It’s great to talk about food and baseball with others who are equally passionate on the subjects and recently I was fortunate enough to do so with the Nieporent brothers, Drew and Tracy, as well as Mike Landeen, Senior Vice President, Venue Services & Operations for the New York Mets. Along with Nobu and the Tribeca Grill, the Nieporents have added the Acela Club at Citi Field to their restaurant empire, which has dramatically changed the way fans can experience a professional baseball game.
Major League baseball games have become continually longer, with the average length about three hours. Instead of complaining about it (like me) the Mets organization has addressed the problem with extracurricular activities at the ballpark, many of them involving food.
According to Landeen, gastronomy was an integral part of Citi Field’s original planning. “When we began designing Citi Field it was our intention to pick the best of the best of New York so we got Danny Meyer (Shake Shack) and Dave Pasternack (Esca, Catch of the Day) and of course Drew Nieperont,” he said. It was the Mets’ mission to redefine the dining experience at sports and entertainment facilities, and they have certainly done so from the basic concession stands to the Acela Club, a pristine glass house sitting high above left field, it’s perfection obscured only by an orange foul pole.
“We treat people like we want to be treated ourselves,” said Drew. ”It’s entertainment,” added Tracy. The expansive glass wall affords a view of the entire stadium and with televisions placed strategically throughout the restaurant it’s hard to miss any aspect of the game.
At most other premium stadium restaurants, the food is usually served buffet style, and that is something the Acela Club has avoided. “Stadiums are like cruise ships. You have a small window of time to feed a large group of people so buffet style is often the easiest method,” said Landeen. “We like to call buffets food coffins, because they kill the food.”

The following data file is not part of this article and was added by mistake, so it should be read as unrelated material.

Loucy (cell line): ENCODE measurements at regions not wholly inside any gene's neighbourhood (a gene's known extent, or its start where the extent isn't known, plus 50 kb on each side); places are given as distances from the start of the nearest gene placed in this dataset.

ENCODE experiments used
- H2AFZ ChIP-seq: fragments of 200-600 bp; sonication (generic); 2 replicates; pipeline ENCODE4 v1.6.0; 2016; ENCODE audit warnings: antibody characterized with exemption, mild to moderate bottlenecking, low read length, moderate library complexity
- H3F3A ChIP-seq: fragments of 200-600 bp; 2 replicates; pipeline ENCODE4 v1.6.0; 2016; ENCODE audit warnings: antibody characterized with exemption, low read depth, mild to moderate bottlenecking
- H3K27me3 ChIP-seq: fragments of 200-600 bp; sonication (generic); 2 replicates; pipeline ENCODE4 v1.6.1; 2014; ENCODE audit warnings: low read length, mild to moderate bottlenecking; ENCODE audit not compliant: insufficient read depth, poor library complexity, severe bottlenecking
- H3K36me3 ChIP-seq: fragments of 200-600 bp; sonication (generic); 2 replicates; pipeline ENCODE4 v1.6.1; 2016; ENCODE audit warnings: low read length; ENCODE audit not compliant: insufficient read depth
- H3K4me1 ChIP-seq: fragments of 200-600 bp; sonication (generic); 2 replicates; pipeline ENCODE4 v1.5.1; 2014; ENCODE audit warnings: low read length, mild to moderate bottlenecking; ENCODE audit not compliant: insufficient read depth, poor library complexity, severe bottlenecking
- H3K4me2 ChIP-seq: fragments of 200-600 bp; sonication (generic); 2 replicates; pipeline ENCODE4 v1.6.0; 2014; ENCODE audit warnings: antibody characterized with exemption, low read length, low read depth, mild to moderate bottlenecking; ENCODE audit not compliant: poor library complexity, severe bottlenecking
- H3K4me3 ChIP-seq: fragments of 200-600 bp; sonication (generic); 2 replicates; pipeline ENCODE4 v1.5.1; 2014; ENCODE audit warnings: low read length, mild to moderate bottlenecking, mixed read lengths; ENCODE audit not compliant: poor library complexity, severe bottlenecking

The Acela Club is setup so you can order an entree (seven choices) from a menu but appetizers and salads can be obtained at market tables or “grazing stations,” as Tracy Nieporent likes to call them. These stations are not typical stadium buffets because there are no steam tables. The Butcher Block station offers prosciutto, salami, along with artisanal cheeses and breads. The Antipasti station offers salads and marinated vegetables while the Al Forno station has meatballs, caesar salad and thin crust pizzas. Taqueria, the fourth station, has assorted tacos, chips and salsas.
Our waitress Erina helped me and my friend Joe navigate the menu and more importantly, the restaurant, which has four separate tiers. We sampled almost everything at the market tables (it’s all you can eat) and I ordered the New York strip steak while Joe decided on the steamed branzino. We both enjoyed all the fare from the market tables but the standouts were perfectly prepared meatballs plus a delicious crispy Caesar salad with the exact amount of necessary dressing . The entrees were just the right size to accompany the amount of food available at the various stations. My strip steak was tender as a filet but more flavorful and seasoned like a dream with tarragon, shallots and garlic herb butter. Joe’s branzino was steamed with leeks in a saffron mussel broth and excellent as well. The cost for dinner is $48.00 for adults and $25.00 for children and given the prices of hot dogs and beers that’s a very good deal. The wine list is reasonable with prices ranging from $36.00 to $150.00 per bottle. “There’s something here for every New Yorker,” said Joe. Amazingly, we made room for dessert and the panna cotta was excellent but the showstopper was the raspberry cheesecake donuts which would easily make the Homer Simpson hall of fame.
We sat down at our table shortly before the game began and stayed until the fifth inning when we returned to our seats. The only thing that took a bit of getting used to is that the restaurant is soundproof so you can’t hear any stadium noise, but the same holds true when watching a game at a sports bar or restaurant, and this was certainly a far different and better experience. “You immediately know that you’re a part of the game because everyone stops for the national anthem,” said Tracy, and in fact they did, with the majority of customers standing up.
More importantly, unlike other stadiums, most seats at Citi Field allow entry into the Acela Club. “We have a chance to create friendships,” said Tracy. “We want to serve everyone who comes to the stadium and offer a gracious dining experience without being elitist.”